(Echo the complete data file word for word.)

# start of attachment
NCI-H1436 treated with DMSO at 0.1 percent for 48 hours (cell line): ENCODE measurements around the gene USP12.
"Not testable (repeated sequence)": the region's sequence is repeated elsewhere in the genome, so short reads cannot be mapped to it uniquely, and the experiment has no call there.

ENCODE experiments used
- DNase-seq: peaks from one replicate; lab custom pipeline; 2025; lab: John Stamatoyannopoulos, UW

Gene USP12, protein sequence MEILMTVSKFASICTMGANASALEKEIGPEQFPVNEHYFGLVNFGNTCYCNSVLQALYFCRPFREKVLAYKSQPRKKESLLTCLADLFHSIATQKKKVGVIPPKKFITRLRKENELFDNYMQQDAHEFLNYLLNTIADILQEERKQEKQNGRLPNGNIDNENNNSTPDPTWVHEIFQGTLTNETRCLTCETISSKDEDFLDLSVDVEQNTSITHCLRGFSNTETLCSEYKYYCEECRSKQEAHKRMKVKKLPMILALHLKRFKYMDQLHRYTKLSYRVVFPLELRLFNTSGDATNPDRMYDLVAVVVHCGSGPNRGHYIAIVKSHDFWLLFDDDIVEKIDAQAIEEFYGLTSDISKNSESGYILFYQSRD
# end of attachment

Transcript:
NCI-H1436 treated with DMSO at 0.1 percent for 48 hours (cell line): ENCODE measurements around the gene USP12.
"Not testable (repeated sequence)": the region's sequence is repeated elsewhere in the genome, so short reads cannot be mapped to it uniquely, and the experiment has no call there.

ENCODE experiments used
- DNase-seq: peaks from one replicate; lab custom pipeline; 2025; lab: John Stamatoyannopoulos, UW

Gene USP12, protein sequence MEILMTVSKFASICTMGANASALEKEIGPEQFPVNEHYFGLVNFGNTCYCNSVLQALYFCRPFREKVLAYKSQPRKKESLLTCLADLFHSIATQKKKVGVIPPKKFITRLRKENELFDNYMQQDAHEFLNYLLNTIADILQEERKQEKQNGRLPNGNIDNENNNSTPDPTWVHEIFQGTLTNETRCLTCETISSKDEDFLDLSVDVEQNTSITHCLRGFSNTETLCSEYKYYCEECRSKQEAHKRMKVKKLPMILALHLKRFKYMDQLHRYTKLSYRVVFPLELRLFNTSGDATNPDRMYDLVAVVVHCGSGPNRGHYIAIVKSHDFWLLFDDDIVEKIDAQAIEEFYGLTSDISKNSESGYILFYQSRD